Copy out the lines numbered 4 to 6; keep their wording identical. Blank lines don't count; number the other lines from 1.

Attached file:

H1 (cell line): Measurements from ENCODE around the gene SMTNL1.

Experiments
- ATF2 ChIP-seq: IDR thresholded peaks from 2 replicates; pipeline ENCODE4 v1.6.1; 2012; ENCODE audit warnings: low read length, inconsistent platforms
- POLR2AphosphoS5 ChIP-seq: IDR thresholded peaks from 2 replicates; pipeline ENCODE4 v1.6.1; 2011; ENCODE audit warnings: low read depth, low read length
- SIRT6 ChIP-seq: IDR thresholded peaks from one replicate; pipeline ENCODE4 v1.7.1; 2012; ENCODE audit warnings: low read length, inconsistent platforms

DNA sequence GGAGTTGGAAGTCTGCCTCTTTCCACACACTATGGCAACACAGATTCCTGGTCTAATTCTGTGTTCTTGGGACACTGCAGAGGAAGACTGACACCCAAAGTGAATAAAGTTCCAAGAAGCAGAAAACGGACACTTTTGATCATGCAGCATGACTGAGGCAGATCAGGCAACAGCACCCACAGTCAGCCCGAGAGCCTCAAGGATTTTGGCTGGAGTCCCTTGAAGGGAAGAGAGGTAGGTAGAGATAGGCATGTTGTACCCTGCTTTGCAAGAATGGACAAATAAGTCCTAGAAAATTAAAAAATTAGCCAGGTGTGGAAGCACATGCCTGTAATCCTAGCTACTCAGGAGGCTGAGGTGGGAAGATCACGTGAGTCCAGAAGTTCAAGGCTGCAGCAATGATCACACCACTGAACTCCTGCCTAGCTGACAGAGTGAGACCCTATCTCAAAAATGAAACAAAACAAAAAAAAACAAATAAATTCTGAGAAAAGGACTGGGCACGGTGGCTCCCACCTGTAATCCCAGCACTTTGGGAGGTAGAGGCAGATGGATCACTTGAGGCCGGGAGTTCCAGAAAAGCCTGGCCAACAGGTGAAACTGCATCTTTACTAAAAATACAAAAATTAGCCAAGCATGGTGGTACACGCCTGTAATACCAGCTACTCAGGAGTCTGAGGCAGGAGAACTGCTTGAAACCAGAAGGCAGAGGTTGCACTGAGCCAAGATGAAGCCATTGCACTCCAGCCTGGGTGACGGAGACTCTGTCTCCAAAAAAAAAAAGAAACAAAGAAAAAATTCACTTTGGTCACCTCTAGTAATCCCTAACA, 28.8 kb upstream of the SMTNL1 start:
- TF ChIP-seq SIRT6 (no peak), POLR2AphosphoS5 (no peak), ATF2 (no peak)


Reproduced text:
- POLR2AphosphoS5 ChIP-seq: IDR thresholded peaks from 2 replicates; pipeline ENCODE4 v1.6.1; 2011; ENCODE audit warnings: low read depth, low read length
- SIRT6 ChIP-seq: IDR thresholded peaks from one replicate; pipeline ENCODE4 v1.7.1; 2012; ENCODE audit warnings: low read length, inconsistent platforms

DNA sequence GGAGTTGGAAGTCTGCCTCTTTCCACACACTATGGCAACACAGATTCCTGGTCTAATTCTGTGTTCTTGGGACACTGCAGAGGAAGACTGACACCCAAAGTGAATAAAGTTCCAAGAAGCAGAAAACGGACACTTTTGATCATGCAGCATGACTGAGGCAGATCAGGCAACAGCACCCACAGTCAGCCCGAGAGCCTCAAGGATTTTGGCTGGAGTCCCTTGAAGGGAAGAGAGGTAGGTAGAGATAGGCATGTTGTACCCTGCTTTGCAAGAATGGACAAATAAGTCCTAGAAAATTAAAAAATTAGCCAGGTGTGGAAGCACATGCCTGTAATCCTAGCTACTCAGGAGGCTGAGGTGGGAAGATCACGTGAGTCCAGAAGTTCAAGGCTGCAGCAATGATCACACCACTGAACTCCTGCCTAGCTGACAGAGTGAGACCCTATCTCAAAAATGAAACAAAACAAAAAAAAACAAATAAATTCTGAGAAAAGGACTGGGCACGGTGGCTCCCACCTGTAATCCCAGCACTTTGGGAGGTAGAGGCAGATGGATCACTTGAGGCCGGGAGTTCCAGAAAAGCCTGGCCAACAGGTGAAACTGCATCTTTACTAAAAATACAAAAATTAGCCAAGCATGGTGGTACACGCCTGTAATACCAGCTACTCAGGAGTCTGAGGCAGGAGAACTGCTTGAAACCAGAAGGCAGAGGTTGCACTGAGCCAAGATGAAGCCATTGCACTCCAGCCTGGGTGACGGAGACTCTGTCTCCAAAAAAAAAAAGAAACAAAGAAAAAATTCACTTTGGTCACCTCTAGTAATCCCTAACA, 28.8 kb upstream of the SMTNL1 start: